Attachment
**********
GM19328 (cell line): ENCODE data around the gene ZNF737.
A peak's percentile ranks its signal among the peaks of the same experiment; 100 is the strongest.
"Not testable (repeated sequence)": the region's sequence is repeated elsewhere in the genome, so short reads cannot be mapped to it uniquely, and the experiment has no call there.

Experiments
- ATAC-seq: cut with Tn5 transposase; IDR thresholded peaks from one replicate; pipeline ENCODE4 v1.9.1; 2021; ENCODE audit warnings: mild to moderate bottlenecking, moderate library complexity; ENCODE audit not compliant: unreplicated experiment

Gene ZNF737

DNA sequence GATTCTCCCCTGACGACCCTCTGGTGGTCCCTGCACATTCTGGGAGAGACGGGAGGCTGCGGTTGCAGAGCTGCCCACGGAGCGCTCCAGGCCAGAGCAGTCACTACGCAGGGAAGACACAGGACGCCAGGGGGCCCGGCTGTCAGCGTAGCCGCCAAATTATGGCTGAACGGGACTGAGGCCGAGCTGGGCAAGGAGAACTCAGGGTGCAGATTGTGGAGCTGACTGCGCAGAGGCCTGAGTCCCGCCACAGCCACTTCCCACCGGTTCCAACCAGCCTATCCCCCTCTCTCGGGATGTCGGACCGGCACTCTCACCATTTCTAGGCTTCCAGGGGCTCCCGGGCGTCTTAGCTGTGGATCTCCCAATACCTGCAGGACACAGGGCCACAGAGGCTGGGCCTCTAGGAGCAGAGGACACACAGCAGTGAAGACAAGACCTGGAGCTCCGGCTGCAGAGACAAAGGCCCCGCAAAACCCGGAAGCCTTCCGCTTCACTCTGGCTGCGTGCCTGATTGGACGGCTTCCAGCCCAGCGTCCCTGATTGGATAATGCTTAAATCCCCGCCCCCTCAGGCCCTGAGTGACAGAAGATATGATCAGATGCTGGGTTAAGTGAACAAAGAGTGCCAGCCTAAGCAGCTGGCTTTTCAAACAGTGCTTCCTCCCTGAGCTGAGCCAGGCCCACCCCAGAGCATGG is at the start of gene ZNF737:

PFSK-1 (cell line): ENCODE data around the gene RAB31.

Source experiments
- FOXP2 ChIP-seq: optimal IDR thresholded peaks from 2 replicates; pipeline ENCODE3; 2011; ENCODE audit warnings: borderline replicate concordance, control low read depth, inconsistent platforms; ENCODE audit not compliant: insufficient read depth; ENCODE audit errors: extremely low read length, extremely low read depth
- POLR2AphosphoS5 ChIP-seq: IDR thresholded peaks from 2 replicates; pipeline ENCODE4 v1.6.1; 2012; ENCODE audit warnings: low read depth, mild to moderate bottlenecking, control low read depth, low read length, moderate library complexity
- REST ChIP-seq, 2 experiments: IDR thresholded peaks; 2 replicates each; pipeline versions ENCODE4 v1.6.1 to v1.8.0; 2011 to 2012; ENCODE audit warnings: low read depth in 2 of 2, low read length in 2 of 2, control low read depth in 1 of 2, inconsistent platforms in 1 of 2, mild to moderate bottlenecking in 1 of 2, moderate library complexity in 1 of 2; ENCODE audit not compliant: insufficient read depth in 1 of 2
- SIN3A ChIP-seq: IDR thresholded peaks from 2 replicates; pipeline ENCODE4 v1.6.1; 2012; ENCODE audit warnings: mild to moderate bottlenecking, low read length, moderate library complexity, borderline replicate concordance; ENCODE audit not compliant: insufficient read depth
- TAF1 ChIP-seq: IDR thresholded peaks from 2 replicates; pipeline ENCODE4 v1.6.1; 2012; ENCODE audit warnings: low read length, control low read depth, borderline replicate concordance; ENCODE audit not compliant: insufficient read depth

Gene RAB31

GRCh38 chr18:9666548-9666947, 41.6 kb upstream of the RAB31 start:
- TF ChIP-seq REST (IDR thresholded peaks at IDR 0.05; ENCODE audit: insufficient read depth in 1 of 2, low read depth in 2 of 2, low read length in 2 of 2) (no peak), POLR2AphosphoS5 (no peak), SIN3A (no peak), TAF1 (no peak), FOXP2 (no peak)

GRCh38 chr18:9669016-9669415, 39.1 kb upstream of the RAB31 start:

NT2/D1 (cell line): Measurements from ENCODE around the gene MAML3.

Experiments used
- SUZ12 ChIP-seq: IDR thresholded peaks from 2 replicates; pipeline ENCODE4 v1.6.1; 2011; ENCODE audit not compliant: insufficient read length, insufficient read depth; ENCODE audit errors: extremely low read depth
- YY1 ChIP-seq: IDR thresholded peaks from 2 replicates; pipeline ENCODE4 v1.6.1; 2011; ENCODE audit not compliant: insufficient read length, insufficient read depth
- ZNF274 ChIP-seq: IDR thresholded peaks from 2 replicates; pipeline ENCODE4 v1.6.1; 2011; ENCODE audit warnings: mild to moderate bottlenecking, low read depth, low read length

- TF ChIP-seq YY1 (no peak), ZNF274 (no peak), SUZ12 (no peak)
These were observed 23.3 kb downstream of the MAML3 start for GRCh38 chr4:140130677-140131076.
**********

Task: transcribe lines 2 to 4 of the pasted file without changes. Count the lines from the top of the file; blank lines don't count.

A peak's percentile ranks its signal among the peaks of the same experiment; 100 is the strongest.
"Not testable (repeated sequence)": the region's sequence is repeated elsewhere in the genome, so short reads cannot be mapped to it uniquely, and the experiment has no call there.

Experiments